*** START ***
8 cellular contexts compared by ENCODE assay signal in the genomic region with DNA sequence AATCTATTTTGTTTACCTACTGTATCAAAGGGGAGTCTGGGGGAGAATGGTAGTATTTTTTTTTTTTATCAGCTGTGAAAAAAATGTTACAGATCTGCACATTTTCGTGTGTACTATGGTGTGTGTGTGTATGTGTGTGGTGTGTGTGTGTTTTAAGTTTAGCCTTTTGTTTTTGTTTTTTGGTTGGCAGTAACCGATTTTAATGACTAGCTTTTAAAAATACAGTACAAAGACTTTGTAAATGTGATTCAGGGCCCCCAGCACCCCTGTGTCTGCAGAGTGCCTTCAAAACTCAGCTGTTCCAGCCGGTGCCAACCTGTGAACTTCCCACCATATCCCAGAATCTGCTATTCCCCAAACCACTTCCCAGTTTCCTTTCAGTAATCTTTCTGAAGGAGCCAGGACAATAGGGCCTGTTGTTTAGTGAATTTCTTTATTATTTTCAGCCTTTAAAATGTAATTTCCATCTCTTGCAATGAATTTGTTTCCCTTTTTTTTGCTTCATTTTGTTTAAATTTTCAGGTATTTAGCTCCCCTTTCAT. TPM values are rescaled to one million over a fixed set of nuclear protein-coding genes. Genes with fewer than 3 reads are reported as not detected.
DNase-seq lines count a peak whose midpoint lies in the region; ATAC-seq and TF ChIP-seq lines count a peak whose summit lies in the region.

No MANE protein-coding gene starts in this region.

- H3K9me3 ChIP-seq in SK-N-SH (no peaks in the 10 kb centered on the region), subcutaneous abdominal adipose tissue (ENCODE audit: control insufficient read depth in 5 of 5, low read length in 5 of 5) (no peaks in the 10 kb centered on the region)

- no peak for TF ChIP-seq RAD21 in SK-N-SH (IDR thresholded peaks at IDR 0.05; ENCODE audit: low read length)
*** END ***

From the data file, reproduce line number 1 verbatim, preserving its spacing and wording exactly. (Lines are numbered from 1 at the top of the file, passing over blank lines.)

8 cellular contexts compared by ENCODE assay signal in the genomic region with DNA sequence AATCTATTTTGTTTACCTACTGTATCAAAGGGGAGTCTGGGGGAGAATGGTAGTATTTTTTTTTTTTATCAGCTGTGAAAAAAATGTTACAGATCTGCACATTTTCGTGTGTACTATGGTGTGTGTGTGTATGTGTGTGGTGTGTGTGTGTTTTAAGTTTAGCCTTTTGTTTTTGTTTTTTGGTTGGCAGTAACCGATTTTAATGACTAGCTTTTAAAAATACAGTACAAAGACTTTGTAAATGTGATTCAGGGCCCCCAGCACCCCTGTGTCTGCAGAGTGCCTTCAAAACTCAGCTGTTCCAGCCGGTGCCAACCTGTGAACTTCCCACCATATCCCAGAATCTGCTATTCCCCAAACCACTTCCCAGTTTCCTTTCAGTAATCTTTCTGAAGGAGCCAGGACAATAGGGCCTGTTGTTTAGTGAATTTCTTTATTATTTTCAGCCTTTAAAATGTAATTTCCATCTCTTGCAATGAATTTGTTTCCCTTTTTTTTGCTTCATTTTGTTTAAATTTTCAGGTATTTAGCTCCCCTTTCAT. TPM values are rescaled to one million over a fixed set of nuclear protein-coding genes. Genes with fewer than 3 reads are reported as not detected.